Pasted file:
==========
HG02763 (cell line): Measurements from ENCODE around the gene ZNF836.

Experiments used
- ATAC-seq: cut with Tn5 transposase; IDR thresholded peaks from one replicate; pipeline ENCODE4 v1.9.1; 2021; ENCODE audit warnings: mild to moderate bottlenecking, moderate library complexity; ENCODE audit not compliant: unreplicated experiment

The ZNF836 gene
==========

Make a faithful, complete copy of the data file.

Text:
HG02763 (cell line): Measurements from ENCODE around the gene ZNF836.

Experiments used
- ATAC-seq: cut with Tn5 transposase; IDR thresholded peaks from one replicate; pipeline ENCODE4 v1.9.1; 2021; ENCODE audit warnings: mild to moderate bottlenecking, moderate library complexity; ENCODE audit not compliant: unreplicated experiment

The ZNF836 gene